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Semglee: Insulin Glargine “Biosimilar” Approved for Diabetes in the US 

Sep 1, 2020
 
Editor: David L. Joffe, BSPharm, CDE, FACA

Author: Melinda Rodriguez, PharmD Candidate 2021, Lake Erie College of Osteopathic Medicine – L|E|C|O|M School of Pharmacy

A milestone in the push for improved access and affordability of life-saving medications in approval of first insulin biosimilar, Semglee. 

On March 23, 2020, insulin was officially moved to the biologic regulatory classification by the Food and Drug Administration (FDA). Biologics are complex macromolecules composed of sugars, proteins, nucleic acids, or a combination of these. Biologics may be living entities such as cells and tissues that can be isolated from various human, animal, or microbial sources. With insulins classified as biologics, drug companies can now begin manufacturing their own “generic” insulins. These “generics” are referred to as biosimilars. The “brand-name” biological product can be referred to as the reference biologic because it provides a reference or framework for the approval of biosimilars. Congress developed the Biologics Price Competition and Innovation Act (BPCI Act) of 2009 to create an abbreviated licensure pathway for biological products that are proven to be biosimilar to or interchangeable with an FDA-approved biological product. This pathway was established in an attempt to provide more treatment options, increase access to life-saving medications, and lower health care costs through competition. Just a few months after insulin was deemed a biologic, Mylan and Biocon have announced the approval of Semglee, a new insulin glargine injection, to be offered in vial and pen delivery systems. This FDA approval marks a significant milestone in the push for improved access and affordability of insulin products in the United States.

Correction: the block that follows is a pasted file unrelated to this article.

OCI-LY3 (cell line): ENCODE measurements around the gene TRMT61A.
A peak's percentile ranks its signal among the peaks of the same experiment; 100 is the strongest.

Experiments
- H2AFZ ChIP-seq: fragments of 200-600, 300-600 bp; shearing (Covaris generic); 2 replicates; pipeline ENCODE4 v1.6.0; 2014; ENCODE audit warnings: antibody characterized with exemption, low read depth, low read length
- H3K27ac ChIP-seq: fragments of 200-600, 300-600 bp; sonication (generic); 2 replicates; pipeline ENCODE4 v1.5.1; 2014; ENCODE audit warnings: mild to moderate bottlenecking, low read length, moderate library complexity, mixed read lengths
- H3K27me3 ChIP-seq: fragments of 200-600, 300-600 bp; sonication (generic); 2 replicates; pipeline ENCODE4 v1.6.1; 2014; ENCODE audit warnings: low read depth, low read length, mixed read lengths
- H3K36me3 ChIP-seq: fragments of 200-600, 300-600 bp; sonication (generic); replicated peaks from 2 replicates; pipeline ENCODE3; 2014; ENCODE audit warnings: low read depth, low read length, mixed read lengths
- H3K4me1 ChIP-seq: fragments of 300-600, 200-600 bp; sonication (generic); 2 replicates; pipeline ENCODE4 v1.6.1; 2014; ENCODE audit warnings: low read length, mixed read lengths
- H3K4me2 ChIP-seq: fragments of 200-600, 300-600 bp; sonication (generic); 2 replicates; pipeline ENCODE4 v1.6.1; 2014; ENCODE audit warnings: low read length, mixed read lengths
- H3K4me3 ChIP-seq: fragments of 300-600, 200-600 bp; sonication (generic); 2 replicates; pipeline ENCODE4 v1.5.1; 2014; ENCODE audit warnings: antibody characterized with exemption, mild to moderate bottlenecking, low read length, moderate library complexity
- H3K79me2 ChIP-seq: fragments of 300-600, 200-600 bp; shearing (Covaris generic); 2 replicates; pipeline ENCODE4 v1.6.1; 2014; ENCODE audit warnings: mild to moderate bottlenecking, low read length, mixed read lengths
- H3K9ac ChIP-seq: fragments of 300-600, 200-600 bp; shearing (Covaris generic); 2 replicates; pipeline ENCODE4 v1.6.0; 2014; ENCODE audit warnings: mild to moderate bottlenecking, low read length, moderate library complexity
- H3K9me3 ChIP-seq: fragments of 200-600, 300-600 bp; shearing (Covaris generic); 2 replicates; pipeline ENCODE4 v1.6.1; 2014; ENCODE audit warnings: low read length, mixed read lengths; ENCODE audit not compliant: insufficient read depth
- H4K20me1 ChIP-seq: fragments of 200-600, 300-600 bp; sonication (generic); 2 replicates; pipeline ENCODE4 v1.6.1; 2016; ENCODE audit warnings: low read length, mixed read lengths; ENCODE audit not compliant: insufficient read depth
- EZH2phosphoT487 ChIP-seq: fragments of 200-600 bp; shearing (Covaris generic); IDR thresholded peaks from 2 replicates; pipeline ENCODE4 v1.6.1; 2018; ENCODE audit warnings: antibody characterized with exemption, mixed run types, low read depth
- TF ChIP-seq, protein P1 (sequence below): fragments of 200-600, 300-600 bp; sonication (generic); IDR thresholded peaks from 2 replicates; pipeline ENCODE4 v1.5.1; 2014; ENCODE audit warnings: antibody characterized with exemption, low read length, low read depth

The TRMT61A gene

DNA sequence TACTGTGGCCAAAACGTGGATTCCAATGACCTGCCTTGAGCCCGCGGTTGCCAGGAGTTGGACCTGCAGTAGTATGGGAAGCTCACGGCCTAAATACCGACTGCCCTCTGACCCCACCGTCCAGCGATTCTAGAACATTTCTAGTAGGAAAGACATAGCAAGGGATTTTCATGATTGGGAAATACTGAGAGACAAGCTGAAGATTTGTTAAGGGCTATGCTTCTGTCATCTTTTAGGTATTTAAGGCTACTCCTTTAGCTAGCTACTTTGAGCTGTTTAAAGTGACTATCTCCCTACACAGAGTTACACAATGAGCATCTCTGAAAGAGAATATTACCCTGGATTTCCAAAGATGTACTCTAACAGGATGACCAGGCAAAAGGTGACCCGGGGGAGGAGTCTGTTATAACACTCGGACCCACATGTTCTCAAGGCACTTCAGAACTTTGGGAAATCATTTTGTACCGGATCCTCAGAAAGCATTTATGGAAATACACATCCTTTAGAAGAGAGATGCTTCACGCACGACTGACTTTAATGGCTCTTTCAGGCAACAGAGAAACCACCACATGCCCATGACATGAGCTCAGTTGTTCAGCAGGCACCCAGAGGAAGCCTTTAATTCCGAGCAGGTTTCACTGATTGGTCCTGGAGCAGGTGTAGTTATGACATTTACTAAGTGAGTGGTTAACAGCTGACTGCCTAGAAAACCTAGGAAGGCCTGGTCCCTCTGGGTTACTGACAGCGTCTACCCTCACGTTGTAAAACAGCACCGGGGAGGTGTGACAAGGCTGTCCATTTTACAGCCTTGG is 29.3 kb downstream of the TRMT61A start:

Semglee, co-developed by Mylan Pharmaceuticals and Biocon Biologic, was deemed a biologic under section 351(a) by the Public Health Service (PHS) Act. The new drug application (NDA) was approved under the 505(b)(2) pathway. A 505(b)(2) NDA contains full safety and effectiveness reports but allows at least some of the information required for NDA approval, such as safety and efficacy of the active ingredient, to come from studies that were conducted neither by nor for the applicant. To put it simply, it is a hybrid between an NDA and an abbreviated new drug application (ANDA), offering a unique opportunity for rapid and less costly approval. Drugs approved under the 505(b)(2) pathway will usually contain well-understood active ingredients to be used as reference drugs. All the company must do is to create a bridge between what is already known about the previously approved reference drug and the novel drug product. As the amino acid sequence of Semglee is identical to that of Lantus® (insulin glargine), it was necessary to link the information of the two. In doing so, manufacturers have successfully made Semglee the first insulin “biosimilar” approved in the United States. 

The approval of Semglee was based on two randomized clinical trials – INSTRIDE1 and INSTRIDE2. They compared Semglee (MYL-1501D) to Lantus, the branded insulin glargine. INSTRIDE1, a 52-week, open-label, randomized trial, tested the safety and efficacy of once-daily Semglee injections administered with mealtime insulin lispro in patients with type 1 diabetes mellitus (T1DM). The outcome of interest was the change in glycated hemoglobin (HbA1c) from baseline to week 24. Changes in fasting plasma glucose, insulin dose, self-monitored blood-glucose, immunogenicity, overnight hypoglycemic episodes, and adverse effects up to week 52 were also considered. Mean HbA1c change at week 24 was 0.14% (SE 0.054; 95% CI 0.033, 0.244) for Semglee and 0.11% (SE 0.054; 95% CI 0.007, 0.220) for reference insulin glargine. Safety profiles were similar between both biologics, and the results showed no clinically meaningful differences in terms of efficacy between Semglee and the reference insulin glargine.